Expected credit losses of banks in Europe in a troubled macroeconomic environment – Irish context
Over the past three years, the banking sector has had to endure numerous crises, including Covid-19 and the war in Ukraine. What do the 2023 interim results of the 26 largest banks in Europe indicate about the impact on Expected Credit Losses (ECL) in this unusual environment?
This benchmarking study analysed the 2023 interim reports of 26 banks in 11 European countries, to better understand the impact of financial turbulence and ongoing geopolitical crises on their Expected Credit Losses.
The study mainly focuses on the ECL-related impacts, with key findings on:
ECL charge impact of H1 2023 on the profit or loss and ECL allowances.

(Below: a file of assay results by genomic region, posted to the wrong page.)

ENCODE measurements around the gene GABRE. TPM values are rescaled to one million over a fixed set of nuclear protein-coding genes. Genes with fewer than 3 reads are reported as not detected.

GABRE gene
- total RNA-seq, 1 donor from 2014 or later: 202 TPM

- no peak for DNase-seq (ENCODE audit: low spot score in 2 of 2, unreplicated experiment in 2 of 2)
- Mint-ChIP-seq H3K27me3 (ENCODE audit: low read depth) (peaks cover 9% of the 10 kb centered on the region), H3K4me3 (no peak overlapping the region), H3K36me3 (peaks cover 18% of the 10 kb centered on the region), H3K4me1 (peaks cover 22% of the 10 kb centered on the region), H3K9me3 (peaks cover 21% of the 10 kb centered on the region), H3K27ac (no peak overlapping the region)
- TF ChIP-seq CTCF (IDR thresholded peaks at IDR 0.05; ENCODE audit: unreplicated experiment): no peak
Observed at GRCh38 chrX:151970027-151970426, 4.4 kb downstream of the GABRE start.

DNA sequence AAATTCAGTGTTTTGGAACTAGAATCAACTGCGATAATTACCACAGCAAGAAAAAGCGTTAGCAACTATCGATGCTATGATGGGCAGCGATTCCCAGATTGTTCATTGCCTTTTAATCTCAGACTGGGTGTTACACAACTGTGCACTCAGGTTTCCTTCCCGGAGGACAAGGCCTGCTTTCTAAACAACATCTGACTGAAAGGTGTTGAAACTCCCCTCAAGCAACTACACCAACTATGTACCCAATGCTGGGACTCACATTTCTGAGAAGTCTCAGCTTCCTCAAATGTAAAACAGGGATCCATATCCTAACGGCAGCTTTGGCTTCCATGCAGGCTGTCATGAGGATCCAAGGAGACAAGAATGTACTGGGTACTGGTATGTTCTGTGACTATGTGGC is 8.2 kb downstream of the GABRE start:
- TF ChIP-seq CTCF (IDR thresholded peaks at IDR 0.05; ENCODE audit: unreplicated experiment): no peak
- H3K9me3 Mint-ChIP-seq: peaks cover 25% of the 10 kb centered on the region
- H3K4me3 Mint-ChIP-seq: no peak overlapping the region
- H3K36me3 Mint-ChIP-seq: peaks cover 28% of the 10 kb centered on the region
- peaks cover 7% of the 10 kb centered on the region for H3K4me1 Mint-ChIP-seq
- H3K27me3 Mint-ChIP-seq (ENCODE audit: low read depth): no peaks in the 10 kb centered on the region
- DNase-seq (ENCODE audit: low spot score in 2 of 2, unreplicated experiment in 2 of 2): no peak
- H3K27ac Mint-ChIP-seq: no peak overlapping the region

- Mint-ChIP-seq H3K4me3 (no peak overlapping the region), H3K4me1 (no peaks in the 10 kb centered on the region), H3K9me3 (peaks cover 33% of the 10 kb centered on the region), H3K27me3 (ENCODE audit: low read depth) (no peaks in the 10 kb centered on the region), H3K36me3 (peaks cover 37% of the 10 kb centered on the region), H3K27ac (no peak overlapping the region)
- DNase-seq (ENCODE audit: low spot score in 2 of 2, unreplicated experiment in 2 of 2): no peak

Changes in coverage ratios and allocation between stages.
In mid-September, the European Commission (EC) launched a consultation on a draft delegated act that proposes to increase by 25% the size criteria set out in the Accounting Directive to classify undertakings and groups into different categories (micro, small, medium and large), in order to reflect inflation over the past ten years.
On 31 July, only three weeks after the end of the public consultation on the draft delegated act, but a month behind the schedule set by the Corporate Sustainability Reporting Directive (CSRD), the European Commission adopted the final regulation on the first set of European Sustainability Reporting Standards (ESRS), after making a few last-minute changes based on the responses (more than 600)...